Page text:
Obviously, the artists that emerged during the 1990s have developed their own ways and means to get along in a more natural way than those who “grew up” artistically before the Iron Curtain fell.
Slovak Juraj Čarný is concerned for those artists in their sixties or seventies today, seeing them in a particularly vulnerable position as well. “Most of the important artists of the 60s or 70s do not have representative galleries and in fact no institution is interested in their actual work. Their social status is poor,”18 he said.
In her study conducted to accompany the exhibition, Ways of Living, Malgorzata Lisiewicz describes younger artists as having different jobs and work in addition to their permanent occupations, earning from 500 ZL1819 to several thousand ZL per month. “This means they behave actively on the job market…They often buy health insurance and pay retirement fee,”20 she wrote. This younger group seems to accept working in jobs as a natural part of professional life and the individuals are not distinguished from their western colleagues at all.
They are, as Čarný explains, in a better situation than their older colleagues, since “they know that they have to be very active if they want to survive.” Other than perhaps members of one or two generations back, “they do not expect that they could sell something.” Čarný’s account, moreover, adds to the difficult issue of getting a space to work and to live, since he apparently only knows just a few young artists in Slovakia who manage to have a studio of their own.
Ivan Mečl, a Czech art professional and Umělec publisher said: “We don’t have any contemporary artists who have the capacity to support themselves solely by selling their art works.”21 “Artists,” Mečl adds, “are forced to develop cunning strategies to inflate material costs and other tax deductible expenses in order to retain some money from grants. Because such grants are for the production of art and by no means for the living standards of the artists, the manipulation of accounts is certainly bordering on the illegal. But this is a matter of common knowledge and there are hardly any cases of objections,” says Mečl.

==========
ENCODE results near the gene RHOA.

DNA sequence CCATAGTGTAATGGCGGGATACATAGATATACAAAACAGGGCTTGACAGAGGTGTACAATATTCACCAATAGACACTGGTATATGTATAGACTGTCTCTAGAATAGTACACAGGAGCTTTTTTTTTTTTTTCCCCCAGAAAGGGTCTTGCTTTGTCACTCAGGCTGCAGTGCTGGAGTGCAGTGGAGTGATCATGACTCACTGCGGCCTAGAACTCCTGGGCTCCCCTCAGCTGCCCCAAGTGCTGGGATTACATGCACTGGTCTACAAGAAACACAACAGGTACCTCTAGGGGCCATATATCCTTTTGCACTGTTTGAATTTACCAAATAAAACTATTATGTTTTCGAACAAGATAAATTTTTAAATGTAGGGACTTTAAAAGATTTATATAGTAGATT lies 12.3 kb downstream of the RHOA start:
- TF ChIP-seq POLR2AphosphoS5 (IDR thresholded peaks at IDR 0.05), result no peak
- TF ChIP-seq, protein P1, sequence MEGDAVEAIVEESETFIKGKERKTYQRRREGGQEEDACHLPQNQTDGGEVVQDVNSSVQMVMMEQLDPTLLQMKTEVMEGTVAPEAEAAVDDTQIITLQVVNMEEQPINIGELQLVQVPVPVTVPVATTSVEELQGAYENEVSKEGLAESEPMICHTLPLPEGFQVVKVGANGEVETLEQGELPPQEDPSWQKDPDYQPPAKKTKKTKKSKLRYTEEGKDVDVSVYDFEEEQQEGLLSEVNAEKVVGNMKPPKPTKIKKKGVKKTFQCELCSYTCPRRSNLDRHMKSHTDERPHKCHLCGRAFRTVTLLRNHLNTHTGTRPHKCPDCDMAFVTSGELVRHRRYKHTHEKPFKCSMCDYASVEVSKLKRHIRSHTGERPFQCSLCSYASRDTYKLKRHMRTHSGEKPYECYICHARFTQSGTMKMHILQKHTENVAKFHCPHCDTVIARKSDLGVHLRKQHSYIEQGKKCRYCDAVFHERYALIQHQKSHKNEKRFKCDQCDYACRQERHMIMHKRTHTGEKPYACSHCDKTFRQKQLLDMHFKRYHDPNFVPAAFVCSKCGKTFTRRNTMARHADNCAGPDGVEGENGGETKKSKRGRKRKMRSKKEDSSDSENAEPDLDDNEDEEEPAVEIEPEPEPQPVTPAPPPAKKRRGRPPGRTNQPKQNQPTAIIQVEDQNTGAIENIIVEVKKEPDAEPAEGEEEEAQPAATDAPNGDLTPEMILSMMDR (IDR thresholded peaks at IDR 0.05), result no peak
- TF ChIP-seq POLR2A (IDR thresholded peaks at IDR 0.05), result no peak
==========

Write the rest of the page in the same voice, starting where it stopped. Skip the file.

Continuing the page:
A list of jobs that contemporary artists in their environment hold to earn their living includes working for advertising agencies or in minor positions in the film industry as graphic designers or set painters.22 Most of these jobs are apparently, and not surprisingly, connected to the academic or professional skills of the artists. A graphic designer, for example, is a typical occupation for many artists in Prague.23
Mostly, they divide their time between their jobs and their artistic aspiration and ambitions as decisively as Bogna Burska, who works for prestigious Polish publishing houses. In her art, she pursues social problems and “thinks the ‘work for money’ is currently the only way for her that does not limit her artistic freedom.”24
When Art and Life Come Together
Oskar Dawicki, a member of the Cracow-based group Azorro, designs promotional brochures as his source of income. Unlike Bogna Burska, he does not distinguish one from the other, but instead smuggles his own products for sale, and self-portraits into commercial publications. This ironic and rather mischievous approach is typical of Azorro artistic interventions into everyday life, and comments about it, since Dawicki’s subversive insertions require that the audience be very observant and have a good vision “…because they are very small.”25
Dawicki’s colleagues from Southern Poland, Wilhelm Sasnal, Marcin Maciejowski and Rafal Bujnowski, contribute to the media on a regular basis. After graduating from the Cracow Academy, they formed a group called Ladnie (Beautiful) and at the moment all three of them enjoy quite successful careers abroad.26 But, Sasnal and Maciejowski continue to draw cartoons for the weekly magazine Przekroj and Rafal Bujnowski has been producing a weekly programme for a local TV station in Cracow called “Once the week I go to Cracow.” Bujnowski and Sasnal left Cracow soon after their graduation to leave in small towns. The decision to move away from the centre of artistic life was made consciously to reduce living expanses.
Romanian artist and contemporary art activist Dan Perjovschi regards grants and residencies in western countries as an efficient tool for making a living in Romania where the average monthly income is around 100 Euros. So, given an accordingly relatively modest expenditure in Romania, Perjovschi suggests: “You get a fellowship in Vienna, let’s say, you live low and save enough money to live okay in Romania for the next four months.”27 Among the more ordinary means of self support, Perjovschi mentions, rather sarcastically, that young artists either just leave the country for the more promising West or else join advertising companies, work as web designers or turn to art therapy.28